Let me be blunt about this: such grumbling is sin. It breaks the 8th Commandment and does nothing to add any good to the world. St. Paul reminds us that the tongue is supposed to be used to build up, not tear down or, we might add, grumble and complain.[1]

                And as much as we may not want to admit this, this is both what we presently do and have done as a human race. Our proof for this, beyond my super-thorough research of my own anecdotal experience is the record of the people of Israel and their interactions with God here in the book of Exodus. Early in the book, Israel groans and complains about their situation as slaves in Egypt, that is, complains to God about being slaves. So He sent Moses to demand their freedom from Pharoah. They were freed and made it to the Red Sea. There they complained about Pharoah’s approaching army. After crossing the Red Sea by a great miracle, they complained about the water being bitter. God made the water sweet to drink. Then they complained about not having food. God granted manna, bread from heaven that all they had to do was gather the bread each day. They grumbled about only having bread, so God provided quail that were so easy to gather that Israel just had to go and pick them up. And here in our passage today they complained, yet again, about what God had provided.

                Now if you know the book of Exodus, you know that this did not end here. Israel did not have their clothes or shoes wear out, but the grumbled and complained. In fact, their time in the wilderness was more or less marked by a lot of complaining and grumbling. Even when they finally get to the promised land, they complain about it and about the work they have to do in order to settle in it!

                In other words, one of the basic elements of the book of Exodus is that the more God gives, the greater His generosity, the more Israel grumbles. And this did not stop here. Have you not heard people complain because God has mercy and grant salvation? Some complain because God grants faith to some and others lack faith. Why do we complain? Do we deserve our daily bread, let alone eternal salvation? And this is the way with us. God grants faith and has given us security to practice the true faith of Christianity and instead of being satisfied with His good gifts, the last century has been marked with speculative theologies and teachings, decadent and human-desire focused church services, and self-serving teaching. In other words, we, like our spiritual ancestors here in Exodus, complained and grumbled in the face of God’s good gifts.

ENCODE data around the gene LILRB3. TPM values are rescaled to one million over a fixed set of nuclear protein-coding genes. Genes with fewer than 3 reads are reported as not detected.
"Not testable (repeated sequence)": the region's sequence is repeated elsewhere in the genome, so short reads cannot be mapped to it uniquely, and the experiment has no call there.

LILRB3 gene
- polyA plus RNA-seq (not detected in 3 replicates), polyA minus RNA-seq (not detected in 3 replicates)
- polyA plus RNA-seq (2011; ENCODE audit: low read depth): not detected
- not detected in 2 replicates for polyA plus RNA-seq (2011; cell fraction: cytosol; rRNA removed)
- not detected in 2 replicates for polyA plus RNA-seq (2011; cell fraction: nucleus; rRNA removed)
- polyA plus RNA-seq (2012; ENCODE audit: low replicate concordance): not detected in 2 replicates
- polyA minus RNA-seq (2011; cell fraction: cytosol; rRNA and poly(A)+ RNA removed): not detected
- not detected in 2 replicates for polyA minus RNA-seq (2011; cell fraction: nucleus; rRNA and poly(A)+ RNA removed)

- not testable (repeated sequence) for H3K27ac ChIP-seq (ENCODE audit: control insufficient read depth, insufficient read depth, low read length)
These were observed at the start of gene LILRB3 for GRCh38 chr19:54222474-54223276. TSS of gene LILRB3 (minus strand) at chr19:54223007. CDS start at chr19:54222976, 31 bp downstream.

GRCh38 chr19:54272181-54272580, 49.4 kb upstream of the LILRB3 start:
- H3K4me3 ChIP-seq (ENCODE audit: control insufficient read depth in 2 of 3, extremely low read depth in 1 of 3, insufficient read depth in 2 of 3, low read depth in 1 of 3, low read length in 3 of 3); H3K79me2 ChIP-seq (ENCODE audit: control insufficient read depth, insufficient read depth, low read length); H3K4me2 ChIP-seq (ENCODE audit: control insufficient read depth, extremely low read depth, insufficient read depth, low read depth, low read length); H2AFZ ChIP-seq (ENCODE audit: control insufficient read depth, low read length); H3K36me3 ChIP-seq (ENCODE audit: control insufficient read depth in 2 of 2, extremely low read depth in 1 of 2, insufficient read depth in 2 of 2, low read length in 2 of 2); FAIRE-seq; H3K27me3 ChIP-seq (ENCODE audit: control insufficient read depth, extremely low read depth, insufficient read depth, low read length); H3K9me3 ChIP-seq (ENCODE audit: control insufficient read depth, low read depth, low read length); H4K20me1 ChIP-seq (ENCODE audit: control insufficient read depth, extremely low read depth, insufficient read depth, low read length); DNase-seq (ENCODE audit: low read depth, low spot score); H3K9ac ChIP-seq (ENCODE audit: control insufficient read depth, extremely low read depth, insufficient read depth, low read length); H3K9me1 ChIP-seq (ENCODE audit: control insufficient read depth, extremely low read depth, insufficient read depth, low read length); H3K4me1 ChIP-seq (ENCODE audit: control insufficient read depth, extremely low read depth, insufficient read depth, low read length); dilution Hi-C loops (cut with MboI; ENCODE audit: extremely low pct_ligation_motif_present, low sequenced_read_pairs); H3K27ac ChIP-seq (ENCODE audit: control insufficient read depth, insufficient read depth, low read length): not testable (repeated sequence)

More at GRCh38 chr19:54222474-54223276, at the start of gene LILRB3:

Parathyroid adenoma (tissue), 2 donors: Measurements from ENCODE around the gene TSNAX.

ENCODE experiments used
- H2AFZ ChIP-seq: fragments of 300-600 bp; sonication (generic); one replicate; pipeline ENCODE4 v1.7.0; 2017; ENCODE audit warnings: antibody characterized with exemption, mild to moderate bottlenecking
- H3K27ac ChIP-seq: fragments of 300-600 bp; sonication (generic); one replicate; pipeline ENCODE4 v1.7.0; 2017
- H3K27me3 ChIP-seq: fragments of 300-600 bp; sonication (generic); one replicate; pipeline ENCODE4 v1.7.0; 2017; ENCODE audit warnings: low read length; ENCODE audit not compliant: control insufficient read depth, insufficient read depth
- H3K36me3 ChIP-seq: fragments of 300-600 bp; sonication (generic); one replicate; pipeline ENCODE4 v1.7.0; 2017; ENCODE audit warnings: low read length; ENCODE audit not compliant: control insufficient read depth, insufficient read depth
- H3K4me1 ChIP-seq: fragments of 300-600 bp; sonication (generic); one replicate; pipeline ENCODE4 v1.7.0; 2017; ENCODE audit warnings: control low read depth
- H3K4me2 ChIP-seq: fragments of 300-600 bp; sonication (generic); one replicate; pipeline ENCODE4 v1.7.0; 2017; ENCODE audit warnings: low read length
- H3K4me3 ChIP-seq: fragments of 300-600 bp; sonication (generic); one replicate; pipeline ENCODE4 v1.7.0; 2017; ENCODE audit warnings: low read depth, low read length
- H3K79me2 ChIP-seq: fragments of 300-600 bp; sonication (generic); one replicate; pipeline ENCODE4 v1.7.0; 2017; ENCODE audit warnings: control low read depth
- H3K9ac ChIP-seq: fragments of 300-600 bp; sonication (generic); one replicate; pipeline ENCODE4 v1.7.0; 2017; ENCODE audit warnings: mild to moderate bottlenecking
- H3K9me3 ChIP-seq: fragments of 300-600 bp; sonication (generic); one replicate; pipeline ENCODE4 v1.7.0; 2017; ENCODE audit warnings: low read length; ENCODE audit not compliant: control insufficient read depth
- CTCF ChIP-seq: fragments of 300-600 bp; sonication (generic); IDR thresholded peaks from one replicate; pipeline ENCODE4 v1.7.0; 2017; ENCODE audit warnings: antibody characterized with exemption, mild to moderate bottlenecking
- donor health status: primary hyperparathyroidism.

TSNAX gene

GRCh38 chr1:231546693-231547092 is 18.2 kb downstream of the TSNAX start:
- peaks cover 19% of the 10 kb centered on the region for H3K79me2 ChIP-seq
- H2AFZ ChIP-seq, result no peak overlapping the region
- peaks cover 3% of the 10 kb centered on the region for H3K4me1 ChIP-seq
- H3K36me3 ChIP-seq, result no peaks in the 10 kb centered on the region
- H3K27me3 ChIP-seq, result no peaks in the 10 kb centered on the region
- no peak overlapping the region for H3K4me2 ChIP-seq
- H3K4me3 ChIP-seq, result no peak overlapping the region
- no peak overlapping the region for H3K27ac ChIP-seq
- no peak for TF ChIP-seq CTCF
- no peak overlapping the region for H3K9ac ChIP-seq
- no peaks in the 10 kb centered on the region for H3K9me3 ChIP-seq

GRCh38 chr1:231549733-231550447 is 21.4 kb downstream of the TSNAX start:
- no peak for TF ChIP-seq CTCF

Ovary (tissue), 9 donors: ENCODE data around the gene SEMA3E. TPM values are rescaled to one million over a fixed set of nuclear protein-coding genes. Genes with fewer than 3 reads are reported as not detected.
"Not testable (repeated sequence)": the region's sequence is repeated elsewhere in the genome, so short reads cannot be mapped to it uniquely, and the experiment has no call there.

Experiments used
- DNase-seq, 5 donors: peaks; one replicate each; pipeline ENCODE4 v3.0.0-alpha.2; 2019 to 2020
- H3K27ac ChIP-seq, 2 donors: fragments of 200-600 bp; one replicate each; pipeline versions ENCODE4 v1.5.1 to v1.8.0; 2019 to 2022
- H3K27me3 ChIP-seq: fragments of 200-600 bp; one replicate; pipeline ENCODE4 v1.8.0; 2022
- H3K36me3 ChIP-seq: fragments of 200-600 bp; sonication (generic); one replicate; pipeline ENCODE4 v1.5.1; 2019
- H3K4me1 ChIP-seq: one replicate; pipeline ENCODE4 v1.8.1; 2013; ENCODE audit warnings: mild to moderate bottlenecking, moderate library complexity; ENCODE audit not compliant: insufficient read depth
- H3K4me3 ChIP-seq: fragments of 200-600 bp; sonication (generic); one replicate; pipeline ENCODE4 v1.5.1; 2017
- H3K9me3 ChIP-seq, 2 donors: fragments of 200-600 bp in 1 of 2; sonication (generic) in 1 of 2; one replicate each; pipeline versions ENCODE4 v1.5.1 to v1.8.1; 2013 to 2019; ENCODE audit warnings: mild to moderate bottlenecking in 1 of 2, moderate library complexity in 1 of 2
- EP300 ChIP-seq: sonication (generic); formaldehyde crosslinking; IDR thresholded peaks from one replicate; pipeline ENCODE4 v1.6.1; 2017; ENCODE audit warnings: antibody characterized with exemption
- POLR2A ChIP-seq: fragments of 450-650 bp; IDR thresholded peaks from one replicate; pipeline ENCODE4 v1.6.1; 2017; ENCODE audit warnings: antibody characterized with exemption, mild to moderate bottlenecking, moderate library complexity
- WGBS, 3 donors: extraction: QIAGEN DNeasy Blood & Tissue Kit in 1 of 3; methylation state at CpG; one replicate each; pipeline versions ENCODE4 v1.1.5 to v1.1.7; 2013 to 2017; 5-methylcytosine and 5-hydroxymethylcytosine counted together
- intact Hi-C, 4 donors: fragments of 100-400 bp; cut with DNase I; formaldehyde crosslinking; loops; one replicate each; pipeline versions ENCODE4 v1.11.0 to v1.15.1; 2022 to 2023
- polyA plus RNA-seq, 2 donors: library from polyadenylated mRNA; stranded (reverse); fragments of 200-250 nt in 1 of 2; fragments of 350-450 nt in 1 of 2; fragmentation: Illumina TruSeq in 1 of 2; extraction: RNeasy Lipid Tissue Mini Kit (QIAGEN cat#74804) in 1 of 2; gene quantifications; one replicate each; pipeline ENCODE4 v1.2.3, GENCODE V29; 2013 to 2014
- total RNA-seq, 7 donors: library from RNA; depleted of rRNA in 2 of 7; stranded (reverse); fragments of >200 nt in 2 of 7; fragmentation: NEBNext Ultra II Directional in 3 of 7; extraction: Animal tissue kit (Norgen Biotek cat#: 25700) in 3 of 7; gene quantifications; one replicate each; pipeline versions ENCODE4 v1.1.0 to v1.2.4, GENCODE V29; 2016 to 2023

So what did God do about this? Instead of withdrawing His good gifts or granting us punishment in place of them, He has instead given a rock. The Rock in this passage, Paul notes in 1 Corinthians 10,[2] this rock is Christ. God stands over it as a testament to His Son. Moses is ordered to strike the rock to show how Christ will be struck on the cross with suffering and death. In other words, God’s response to our grumbling is not what we would expect, but instead He does a surprising thing by hinting at how He will save us through His Son.

                And for us, complainers and whiners that we are, well, God doesn’t give us what we deserve either. Instead of that, He grants us life, mercy, and salvation in the forgiveness of sins. So while it is important and good for us to cultivate good speech and use our tongues and minds for more profitable ends than complaining and grumbling, it is even more important that we note the mercy of God that grants to us life and salvation freely and completely, even though we have the audacity to complain about it.


In the holy Name of + Jesus. Amen.


The peace of God that passes all understanding keep your hearts and minds in Christ Jesus. Amen.

[1] Ephesians 4:29

[2] 1 Corinthians 10:3-4